UBC Theses and Dissertations
Investigations on tendinopathy : from biomechanical etiology to novel treatment approaches Ryan, Michael Bernard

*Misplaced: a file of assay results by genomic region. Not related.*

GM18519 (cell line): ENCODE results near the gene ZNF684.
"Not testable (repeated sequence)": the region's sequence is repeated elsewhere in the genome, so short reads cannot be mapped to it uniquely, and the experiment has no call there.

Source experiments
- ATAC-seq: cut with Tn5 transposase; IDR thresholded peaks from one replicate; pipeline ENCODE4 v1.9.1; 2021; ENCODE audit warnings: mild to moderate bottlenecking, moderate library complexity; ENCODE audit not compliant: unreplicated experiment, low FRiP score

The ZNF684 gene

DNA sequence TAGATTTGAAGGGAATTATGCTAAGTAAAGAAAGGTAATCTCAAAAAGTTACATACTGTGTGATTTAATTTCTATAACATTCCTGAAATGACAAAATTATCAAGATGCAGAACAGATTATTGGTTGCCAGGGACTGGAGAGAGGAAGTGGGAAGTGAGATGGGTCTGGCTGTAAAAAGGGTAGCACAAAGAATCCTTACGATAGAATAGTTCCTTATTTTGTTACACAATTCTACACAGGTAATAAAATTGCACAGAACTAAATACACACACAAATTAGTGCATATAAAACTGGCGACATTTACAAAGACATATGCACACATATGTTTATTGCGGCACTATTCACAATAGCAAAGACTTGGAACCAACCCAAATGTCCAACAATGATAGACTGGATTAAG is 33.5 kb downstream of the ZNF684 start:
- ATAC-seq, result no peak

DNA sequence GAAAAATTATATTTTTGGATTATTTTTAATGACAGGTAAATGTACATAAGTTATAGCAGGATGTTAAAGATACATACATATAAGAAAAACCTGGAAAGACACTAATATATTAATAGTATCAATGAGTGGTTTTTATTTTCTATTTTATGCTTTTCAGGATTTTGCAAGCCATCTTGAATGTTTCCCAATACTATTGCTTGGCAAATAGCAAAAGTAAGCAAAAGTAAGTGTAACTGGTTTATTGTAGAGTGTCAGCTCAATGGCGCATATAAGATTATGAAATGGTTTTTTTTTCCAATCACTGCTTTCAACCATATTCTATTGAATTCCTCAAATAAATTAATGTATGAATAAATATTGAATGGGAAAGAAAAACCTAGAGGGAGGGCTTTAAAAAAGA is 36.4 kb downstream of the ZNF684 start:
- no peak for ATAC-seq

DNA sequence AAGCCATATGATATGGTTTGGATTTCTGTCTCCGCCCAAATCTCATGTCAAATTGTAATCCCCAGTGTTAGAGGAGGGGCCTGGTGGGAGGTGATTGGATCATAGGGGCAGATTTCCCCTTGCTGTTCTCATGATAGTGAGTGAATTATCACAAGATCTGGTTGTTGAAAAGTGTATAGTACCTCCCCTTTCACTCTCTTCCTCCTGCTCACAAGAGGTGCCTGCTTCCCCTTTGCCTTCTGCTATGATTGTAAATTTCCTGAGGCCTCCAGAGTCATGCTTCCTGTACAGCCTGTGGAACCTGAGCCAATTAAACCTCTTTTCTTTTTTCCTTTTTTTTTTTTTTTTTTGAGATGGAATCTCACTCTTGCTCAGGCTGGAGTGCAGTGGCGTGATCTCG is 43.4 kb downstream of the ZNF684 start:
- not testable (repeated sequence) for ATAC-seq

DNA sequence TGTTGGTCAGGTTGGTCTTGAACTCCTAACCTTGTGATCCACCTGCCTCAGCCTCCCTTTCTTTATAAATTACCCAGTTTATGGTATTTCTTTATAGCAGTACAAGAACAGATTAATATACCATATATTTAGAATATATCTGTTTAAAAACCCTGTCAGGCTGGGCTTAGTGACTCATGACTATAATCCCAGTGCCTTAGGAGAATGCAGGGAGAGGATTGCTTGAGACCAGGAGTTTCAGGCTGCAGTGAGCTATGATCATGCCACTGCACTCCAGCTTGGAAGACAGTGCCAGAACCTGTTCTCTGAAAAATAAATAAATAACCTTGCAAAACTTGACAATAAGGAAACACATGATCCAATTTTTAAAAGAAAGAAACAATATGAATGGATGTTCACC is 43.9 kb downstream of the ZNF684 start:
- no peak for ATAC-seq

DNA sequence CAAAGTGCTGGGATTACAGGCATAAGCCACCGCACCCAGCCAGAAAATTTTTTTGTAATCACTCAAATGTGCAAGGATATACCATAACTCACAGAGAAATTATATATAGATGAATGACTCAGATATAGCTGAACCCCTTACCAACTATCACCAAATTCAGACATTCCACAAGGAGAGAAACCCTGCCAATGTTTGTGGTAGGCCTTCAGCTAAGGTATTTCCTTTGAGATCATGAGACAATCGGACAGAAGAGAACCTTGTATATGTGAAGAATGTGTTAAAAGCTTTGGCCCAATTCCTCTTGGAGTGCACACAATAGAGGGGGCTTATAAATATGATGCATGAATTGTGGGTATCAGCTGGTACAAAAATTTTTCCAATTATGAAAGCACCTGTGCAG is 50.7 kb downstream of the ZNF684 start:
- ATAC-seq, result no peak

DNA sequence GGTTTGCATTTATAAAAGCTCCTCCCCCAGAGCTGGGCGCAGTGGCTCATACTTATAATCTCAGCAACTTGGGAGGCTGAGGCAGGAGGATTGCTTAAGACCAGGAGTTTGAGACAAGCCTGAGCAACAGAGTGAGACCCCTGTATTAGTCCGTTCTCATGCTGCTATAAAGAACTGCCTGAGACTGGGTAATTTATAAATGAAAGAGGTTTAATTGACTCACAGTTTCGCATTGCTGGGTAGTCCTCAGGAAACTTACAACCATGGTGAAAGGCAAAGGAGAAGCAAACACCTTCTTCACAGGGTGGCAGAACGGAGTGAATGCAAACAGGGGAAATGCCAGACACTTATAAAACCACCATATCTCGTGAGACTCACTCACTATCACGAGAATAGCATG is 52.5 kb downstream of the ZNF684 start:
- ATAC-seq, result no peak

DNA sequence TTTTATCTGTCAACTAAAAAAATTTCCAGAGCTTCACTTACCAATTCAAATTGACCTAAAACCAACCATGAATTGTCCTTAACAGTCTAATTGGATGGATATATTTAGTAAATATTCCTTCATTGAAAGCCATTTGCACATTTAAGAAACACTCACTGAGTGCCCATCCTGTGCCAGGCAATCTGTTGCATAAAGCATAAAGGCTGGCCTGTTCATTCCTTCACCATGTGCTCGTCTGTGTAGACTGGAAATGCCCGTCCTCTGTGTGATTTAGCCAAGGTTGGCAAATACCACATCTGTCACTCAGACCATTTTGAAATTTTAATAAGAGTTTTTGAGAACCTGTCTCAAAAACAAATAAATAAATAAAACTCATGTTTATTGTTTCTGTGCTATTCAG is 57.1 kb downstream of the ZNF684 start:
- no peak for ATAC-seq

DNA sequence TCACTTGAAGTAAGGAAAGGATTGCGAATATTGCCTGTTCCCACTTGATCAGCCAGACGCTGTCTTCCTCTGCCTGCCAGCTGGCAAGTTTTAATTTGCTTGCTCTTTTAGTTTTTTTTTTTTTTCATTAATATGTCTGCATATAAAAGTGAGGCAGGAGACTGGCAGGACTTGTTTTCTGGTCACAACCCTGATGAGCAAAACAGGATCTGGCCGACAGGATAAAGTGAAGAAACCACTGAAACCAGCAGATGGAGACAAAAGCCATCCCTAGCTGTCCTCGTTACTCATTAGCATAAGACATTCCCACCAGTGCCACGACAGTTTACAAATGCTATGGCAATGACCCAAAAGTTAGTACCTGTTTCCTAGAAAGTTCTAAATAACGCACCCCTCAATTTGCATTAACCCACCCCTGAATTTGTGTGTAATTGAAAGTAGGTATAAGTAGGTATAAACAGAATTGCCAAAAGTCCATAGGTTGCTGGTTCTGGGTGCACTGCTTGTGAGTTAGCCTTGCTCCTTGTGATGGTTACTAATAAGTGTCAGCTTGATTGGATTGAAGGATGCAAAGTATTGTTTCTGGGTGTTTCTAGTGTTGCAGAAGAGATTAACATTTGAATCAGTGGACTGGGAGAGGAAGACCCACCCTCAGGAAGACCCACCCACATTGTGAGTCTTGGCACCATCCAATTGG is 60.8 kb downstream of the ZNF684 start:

Chronic tendinosis presents a considerable challenge for the health care professional treating either an athletic or sedentary population. Recent contributions from the literature assist in our understanding of the pathomechanics of overuse tendon injuries and provide greater understanding for potential new treatments. Nevertheless, our knowledge of the causative factors for tendinopathy remains incomplete and no standardized treatment protocol has been identified. The research performed in this dissertation was intended to provide the clinician with an insight on two areas related to overuse tendinopathy: etiology and treatment. The specific objectives of the following studies include: understanding the contributions of movement patterns in tendinopathy at two sites in the lower-extremity, further our knowledge behind autologous blood injections as a treatment for tendinopathy, and provide preliminary evidence to the clinical efficacy for two experimental treatment approaches: a physiotherapy regimen incorporating dynamic stretches and balance exercises utilizing novel ultra-flexible footwear, and ultrasound guided hyperosmolar dextrose injections. Our results indicate that there is may be an association between lower-extremity movement patterns and the occurrence of Achilles tendinopathy through differences in total eversion displacement of the sub-talar joint during the touchdown phase of running. While preliminary evidence from the literature of autologous blood injections appear promising, platinum-level evidence from well designed clinical trials must contend with the high degree of variability in the dose of the bioactive ingredients therein. An exercise-based treatment program incorporating multiple training elements appears to significantly improve the pain in a population with chronic plantar fasciitis, and performing these exercises wearing a soft, ultra-flexible shoe results in a faster improvement in pain. Lastly, sonographically guided injections of hyperosmolar dextrose emerge as a safe and effective treatment for recalcitrant tendinosis at the Achilles insertion, mid-portion, infrapatellar tendon and plantar fascia.
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